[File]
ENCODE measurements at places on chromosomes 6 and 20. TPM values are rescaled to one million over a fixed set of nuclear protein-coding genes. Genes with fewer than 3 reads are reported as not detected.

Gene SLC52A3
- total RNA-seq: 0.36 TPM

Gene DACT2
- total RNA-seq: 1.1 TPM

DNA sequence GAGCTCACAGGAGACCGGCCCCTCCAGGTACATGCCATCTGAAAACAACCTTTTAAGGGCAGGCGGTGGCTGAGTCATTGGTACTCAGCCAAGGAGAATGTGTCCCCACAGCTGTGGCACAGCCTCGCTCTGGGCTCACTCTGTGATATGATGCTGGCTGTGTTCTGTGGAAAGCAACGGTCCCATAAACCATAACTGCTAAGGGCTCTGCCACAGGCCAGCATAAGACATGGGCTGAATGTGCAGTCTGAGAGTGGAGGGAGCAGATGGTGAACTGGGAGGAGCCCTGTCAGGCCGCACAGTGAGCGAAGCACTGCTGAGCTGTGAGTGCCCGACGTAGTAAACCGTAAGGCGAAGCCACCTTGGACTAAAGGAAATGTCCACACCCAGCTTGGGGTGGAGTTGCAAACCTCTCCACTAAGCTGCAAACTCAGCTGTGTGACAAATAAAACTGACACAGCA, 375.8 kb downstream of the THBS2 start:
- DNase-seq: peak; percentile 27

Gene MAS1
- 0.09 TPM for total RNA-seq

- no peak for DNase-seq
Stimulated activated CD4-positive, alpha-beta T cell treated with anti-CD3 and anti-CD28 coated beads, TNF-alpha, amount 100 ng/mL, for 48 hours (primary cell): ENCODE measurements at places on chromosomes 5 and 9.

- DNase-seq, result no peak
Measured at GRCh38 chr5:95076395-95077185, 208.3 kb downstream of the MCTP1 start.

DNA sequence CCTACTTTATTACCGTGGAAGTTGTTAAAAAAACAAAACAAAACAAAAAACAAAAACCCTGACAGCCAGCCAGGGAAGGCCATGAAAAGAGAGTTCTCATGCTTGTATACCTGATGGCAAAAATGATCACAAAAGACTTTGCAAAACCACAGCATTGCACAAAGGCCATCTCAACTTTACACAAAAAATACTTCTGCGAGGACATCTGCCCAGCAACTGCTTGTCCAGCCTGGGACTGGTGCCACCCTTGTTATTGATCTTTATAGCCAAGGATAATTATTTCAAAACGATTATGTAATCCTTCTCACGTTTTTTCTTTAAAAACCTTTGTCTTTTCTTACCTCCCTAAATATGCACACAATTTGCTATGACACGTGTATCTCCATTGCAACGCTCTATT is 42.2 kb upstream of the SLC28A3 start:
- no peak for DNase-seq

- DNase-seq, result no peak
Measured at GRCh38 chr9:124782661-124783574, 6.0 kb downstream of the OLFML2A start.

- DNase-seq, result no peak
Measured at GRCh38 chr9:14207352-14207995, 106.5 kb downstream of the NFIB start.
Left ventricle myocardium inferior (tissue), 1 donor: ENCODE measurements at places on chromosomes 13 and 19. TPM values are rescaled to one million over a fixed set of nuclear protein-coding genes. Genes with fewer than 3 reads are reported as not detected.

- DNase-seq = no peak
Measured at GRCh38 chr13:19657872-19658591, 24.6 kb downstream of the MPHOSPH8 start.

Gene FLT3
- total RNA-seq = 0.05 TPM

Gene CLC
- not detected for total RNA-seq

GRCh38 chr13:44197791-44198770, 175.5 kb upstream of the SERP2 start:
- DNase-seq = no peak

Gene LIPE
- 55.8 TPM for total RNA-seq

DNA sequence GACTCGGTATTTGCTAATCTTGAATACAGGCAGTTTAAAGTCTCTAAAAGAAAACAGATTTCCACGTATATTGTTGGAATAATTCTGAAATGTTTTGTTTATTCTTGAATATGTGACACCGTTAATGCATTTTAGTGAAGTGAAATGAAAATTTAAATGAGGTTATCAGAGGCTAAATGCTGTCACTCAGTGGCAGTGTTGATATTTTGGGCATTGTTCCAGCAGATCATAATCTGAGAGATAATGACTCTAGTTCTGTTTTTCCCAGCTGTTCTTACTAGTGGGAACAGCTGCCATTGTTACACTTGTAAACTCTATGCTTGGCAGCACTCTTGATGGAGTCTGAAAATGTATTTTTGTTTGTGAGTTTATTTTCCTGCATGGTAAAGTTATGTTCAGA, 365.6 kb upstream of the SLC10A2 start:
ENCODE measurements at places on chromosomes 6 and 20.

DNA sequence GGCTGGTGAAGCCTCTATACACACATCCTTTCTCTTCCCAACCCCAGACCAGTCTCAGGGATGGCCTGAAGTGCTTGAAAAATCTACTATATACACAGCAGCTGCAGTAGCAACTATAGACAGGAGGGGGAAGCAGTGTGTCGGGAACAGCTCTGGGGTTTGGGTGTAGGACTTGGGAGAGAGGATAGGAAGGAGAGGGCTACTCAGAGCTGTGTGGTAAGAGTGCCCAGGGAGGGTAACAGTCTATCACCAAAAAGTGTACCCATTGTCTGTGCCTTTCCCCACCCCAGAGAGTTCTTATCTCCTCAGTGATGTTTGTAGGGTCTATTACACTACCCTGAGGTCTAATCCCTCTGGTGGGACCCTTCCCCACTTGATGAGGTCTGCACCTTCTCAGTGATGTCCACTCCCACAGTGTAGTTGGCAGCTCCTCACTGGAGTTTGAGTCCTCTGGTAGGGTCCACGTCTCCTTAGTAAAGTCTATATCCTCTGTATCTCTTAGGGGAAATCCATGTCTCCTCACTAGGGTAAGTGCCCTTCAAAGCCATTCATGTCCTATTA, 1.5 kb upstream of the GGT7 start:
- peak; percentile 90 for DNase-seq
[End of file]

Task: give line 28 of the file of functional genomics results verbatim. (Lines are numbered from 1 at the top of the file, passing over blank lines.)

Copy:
- DNase-seq = no peak